Could a case of delicious mangoes help sweeten the increasingly bitter relationship between India and Pakistan? It could, at least according to Pakistan’s Prime Minister, Nawaz Sharif.
This week it was revealed Mr Sharif was engaging in mango diplomacy ahead of a possible meeting with his Indian counterpart, Narendra Modi, in New York later this month.
After the relationship between the pair got off to a warm start with the Pakistani Premier travelling to Delhi for Mr Modi’s swearing-in ceremony, a diplomatic spat last month over Kashmir led to a suspension of talks and a souring of the mood. Strong doubts were raised to whether a talked of – but not scheduled – meeting between the two leaders on the sidelines of the UN General Assembly would go ahead after all.
But now word emerges that Mr Sharif has been sending mangoes to Mr Modi to try and repair the damage. A total of 15 cases of the fruits were sent to the office of Mr Modi, along with those of President Pranab Mukherjee, Vice President Hamid Ansari and Foreign Minister Sushma Swaraj.
“The vision of Mr Sharif is of peace for development and development for peace,” said one Pakistani source who asked not to be named. “The gift of the mangoes is a reflection of that vision.”
The source said the mangoes – a mixture of sindhri and chausa varieties – came from the Pakistani provinces of Sindh and Punjab. “Because everything has been halted, it is hoped things can be started by this gesture.”
A meeting due to be held in Islamabad last month between senior civil servants from the two countries was called off after Pakistan’s High Commissioner to Delhi, Abdul Basit, held talks with Kashmiri separatist leaders. While Pakistan had previously held meetings with these leaders, Mr Modi’s government had objected to what it called Islamabad’s interference in “India’s internal affairs”.
The cancellation of the talks surprised many given how well Mr Modi and Mr Sharif had appeared to have got on when they met in May. Their bilateral meeting was followed up with gifts for their respective mothers – a sari for Mr Modi’s mother from Mr Sharif, and a shawl for Mr Sharif’s mother from Mr Modi.
There is intense national pride across South Asia about whose mangoes are the most delicious. Perhaps as a result of this, mango diplomacy is not entirely new.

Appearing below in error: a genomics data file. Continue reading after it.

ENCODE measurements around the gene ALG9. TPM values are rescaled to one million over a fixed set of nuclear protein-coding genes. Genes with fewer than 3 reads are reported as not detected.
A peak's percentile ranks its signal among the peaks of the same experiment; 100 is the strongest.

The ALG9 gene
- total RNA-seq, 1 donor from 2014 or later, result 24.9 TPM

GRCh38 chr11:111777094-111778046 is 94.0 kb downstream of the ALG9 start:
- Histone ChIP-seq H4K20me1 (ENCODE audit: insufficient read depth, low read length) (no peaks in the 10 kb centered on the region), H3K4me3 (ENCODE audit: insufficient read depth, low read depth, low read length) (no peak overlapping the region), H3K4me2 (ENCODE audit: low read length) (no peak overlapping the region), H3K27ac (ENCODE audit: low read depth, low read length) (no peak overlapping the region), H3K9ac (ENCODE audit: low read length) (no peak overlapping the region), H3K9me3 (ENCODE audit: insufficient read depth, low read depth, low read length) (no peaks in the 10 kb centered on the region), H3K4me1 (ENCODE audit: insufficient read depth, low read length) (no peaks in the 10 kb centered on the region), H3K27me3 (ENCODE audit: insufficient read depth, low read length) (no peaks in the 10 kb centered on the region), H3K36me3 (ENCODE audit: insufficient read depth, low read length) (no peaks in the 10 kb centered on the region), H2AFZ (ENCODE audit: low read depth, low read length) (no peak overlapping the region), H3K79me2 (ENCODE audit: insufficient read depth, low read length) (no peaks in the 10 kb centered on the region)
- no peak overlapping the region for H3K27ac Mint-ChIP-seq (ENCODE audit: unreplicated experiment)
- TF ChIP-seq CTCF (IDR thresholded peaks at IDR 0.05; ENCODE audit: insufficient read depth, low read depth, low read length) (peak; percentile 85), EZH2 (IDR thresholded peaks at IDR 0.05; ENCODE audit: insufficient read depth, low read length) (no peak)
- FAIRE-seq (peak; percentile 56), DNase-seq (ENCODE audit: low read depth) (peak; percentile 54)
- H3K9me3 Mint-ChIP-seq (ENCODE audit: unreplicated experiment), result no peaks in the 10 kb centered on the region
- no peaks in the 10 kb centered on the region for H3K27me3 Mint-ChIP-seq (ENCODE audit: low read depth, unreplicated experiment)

Kanchan Gupta, a journalist who once worked as a media advisor to Indian Prime Minister Atal Bihari Vajpayee, said he believed the practice was started by Liaquat Ali Khan, Pakistan’s first Prime Minister, who dispatched them to his Indian counterpart, Jawaharlal Nehru.
“I recall recall General [Zia-ul-Haq] sending mangoes diligently, which was ironic,” he said.
“The bomb that blew up his plane was hidden in a box of mangoes,” he added, referring to one of the many conspiracies about what caused Mr Zia’s plane to crash in August 1988, killing him and 31others. Mohammed Hanif titled his 2008 novel, A Case of Exploding Mangoes, on the theory.
It remains unclear whether Mr Sharif’s efforts, first reported by the Times of India newspaper, will succeed in salvaging his relationship with Mr Modi. There was no word from either Mr Modi’s office or the Foreign Ministry on whether the gift had been received. A spokesman for President Mukherjee confirmed that the fruits had arrived.
Dr Hasan-Askari Rizvi, a political and strategic analyst based in Lahore, said Mr Sharif’s intentions were clear. “I think he is hoping that talks will resume.” he said. “Summer is the mango season and people send good quality mangoes as a gesture of friendship...It shows he wants to move on with the talks.”
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